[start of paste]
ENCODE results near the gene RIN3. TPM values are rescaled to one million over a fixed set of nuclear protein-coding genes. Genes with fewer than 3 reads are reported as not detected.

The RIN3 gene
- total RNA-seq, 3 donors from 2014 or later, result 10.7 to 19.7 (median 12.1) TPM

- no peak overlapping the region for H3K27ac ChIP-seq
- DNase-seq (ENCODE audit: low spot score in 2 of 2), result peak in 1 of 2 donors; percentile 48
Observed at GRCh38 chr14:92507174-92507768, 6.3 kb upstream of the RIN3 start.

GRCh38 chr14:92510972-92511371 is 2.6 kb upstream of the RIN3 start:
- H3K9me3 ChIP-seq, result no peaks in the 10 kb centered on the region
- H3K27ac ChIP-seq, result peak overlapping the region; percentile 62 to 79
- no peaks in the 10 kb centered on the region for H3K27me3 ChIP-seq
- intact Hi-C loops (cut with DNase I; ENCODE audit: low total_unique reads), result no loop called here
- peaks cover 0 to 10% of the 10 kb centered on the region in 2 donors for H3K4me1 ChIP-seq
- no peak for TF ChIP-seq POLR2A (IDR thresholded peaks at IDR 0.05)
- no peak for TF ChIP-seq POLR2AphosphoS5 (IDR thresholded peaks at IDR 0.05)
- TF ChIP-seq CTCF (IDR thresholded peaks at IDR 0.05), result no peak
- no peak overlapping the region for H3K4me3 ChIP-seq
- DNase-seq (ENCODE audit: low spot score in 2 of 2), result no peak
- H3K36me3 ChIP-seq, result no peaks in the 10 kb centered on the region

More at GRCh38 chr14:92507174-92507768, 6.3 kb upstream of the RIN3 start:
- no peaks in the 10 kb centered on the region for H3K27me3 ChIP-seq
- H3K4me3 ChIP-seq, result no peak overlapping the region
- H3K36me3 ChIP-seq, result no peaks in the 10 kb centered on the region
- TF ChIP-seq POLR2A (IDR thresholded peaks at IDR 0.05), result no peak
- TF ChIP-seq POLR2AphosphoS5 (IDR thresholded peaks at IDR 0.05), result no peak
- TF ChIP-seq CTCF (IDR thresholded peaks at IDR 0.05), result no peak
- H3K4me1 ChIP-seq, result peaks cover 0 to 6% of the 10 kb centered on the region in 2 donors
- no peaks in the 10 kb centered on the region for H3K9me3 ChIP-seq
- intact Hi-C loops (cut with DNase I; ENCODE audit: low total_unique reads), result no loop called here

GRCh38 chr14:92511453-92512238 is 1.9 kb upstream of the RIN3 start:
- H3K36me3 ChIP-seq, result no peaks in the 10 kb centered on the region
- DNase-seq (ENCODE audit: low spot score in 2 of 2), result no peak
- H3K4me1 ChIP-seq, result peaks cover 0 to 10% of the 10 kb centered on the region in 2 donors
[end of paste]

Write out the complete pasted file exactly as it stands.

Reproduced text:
ENCODE results near the gene RIN3. TPM values are rescaled to one million over a fixed set of nuclear protein-coding genes. Genes with fewer than 3 reads are reported as not detected.

The RIN3 gene
- total RNA-seq, 3 donors from 2014 or later, result 10.7 to 19.7 (median 12.1) TPM

- no peak overlapping the region for H3K27ac ChIP-seq
- DNase-seq (ENCODE audit: low spot score in 2 of 2), result peak in 1 of 2 donors; percentile 48
Observed at GRCh38 chr14:92507174-92507768, 6.3 kb upstream of the RIN3 start.

GRCh38 chr14:92510972-92511371 is 2.6 kb upstream of the RIN3 start:
- H3K9me3 ChIP-seq, result no peaks in the 10 kb centered on the region
- H3K27ac ChIP-seq, result peak overlapping the region; percentile 62 to 79
- no peaks in the 10 kb centered on the region for H3K27me3 ChIP-seq
- intact Hi-C loops (cut with DNase I; ENCODE audit: low total_unique reads), result no loop called here
- peaks cover 0 to 10% of the 10 kb centered on the region in 2 donors for H3K4me1 ChIP-seq
- no peak for TF ChIP-seq POLR2A (IDR thresholded peaks at IDR 0.05)
- no peak for TF ChIP-seq POLR2AphosphoS5 (IDR thresholded peaks at IDR 0.05)
- TF ChIP-seq CTCF (IDR thresholded peaks at IDR 0.05), result no peak
- no peak overlapping the region for H3K4me3 ChIP-seq
- DNase-seq (ENCODE audit: low spot score in 2 of 2), result no peak
- H3K36me3 ChIP-seq, result no peaks in the 10 kb centered on the region

More at GRCh38 chr14:92507174-92507768, 6.3 kb upstream of the RIN3 start:
- no peaks in the 10 kb centered on the region for H3K27me3 ChIP-seq
- H3K4me3 ChIP-seq, result no peak overlapping the region
- H3K36me3 ChIP-seq, result no peaks in the 10 kb centered on the region
- TF ChIP-seq POLR2A (IDR thresholded peaks at IDR 0.05), result no peak
- TF ChIP-seq POLR2AphosphoS5 (IDR thresholded peaks at IDR 0.05), result no peak
- TF ChIP-seq CTCF (IDR thresholded peaks at IDR 0.05), result no peak
- H3K4me1 ChIP-seq, result peaks cover 0 to 6% of the 10 kb centered on the region in 2 donors
- no peaks in the 10 kb centered on the region for H3K9me3 ChIP-seq
- intact Hi-C loops (cut with DNase I; ENCODE audit: low total_unique reads), result no loop called here

GRCh38 chr14:92511453-92512238 is 1.9 kb upstream of the RIN3 start:
- H3K36me3 ChIP-seq, result no peaks in the 10 kb centered on the region
- DNase-seq (ENCODE audit: low spot score in 2 of 2), result no peak
- H3K4me1 ChIP-seq, result peaks cover 0 to 10% of the 10 kb centered on the region in 2 donors